A shocking realization I’ve been having. Reading is one of my biggest and long-lasting hobbies (that’s not the shock). It also represents my preferred art form. Painting, theatre, music, dance, graphic design, cinema, etc, I explore and appreciate notably less. Priorities.
I’ve recently began to read Bleak House. It already promises to be another Charles Dickens ultra rewarding mega-journey. This is the sort of literature I prefer. Ultra rewarding. Why dedicate time to anything less?
And that means classics - older works that have proven themselves. I’m increasingly less inclined for works post even 1950. Why bother with the mounds of new literature that might become immortal when I have access to even greater mounds I know to be immortal?
Alas, there remains limited time. For the benefit of the doubt, I’ll grant myself another 30 years before energy depletes for this sort of reading. The books I refer to consume two to three months of my time at my pace. Moby Dick consumed about four, although I read a few others simultaneously. The 1500 pp War and Piece, however, required merely two months.
Again, for the benefit of the doubt, I’ll assume no more than 4 quality epics per year, between other priorities and reading. That equates to a maximum of 120 books over the 30-year span, a shockingly small quantity considering the range of works and authors I wish to undertake.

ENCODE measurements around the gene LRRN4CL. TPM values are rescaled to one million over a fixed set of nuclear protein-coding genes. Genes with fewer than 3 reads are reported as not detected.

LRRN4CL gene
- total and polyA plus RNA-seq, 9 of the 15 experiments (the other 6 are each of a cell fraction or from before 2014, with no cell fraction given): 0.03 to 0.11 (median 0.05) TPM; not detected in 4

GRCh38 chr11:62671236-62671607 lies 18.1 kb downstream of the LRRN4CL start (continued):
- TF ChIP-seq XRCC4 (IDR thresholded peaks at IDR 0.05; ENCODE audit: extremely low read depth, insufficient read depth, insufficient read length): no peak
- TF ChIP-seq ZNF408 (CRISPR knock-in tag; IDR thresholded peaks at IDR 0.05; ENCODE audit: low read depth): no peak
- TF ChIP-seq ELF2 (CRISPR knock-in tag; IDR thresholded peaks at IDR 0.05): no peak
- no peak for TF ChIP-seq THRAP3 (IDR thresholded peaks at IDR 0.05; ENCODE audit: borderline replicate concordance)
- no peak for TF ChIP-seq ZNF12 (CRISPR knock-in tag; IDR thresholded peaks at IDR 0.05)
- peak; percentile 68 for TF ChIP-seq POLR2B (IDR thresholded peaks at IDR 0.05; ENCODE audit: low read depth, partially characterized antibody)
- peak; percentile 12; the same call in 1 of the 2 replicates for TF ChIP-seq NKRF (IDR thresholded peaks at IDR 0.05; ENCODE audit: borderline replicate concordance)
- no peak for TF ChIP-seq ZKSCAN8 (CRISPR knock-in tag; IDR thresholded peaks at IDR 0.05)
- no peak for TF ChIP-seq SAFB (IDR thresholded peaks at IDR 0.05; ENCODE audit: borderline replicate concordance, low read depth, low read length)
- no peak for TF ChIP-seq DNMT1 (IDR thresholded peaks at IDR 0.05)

I’ve effectively sold myself on reading as many of the remaining works as plausible by Dickens and Dostoevsky. A number of classic moral philosophers will consume an impressive length of time. James Joyce’s Ulysses will likely demand forever. French works of Proust, Hugo, and some unread ones of Dumas await. German epics of Thomas Mann and Johann von Goethe (Faust) are on this list, as are several of Vladimir Nabokov and Joseph Conrad. The British Jane Austin and Charlotte Bronte published myriads of classics, a few of which I wouldn’t object to explore. Margaret Mitchell’s Gone with the Wind I must read one of these years. I’ve never read 1001 nights, but intend to. And then some works of Latin American talent I still have yet to tap into, including El amor en los tiempos del cólera by Marquez (three prior attempts), a few works of Mario Vargas Llosa, Pedro Páramo by Juan Rulfo - a short classic I cannot seem to finish after two attempts, and some by Borges.
Granted, plenty of shorter classics exist of tremendous value. Yet, they rarely impart as long-lasting of an impression upon me. Strangely enough, Salinger’s Catcher in the Rye, the fairly simple-language 20th-century classic I read years ago, perpetually lingers in my mind, despite numerous attempts to evict.
Questions, comments? Connect.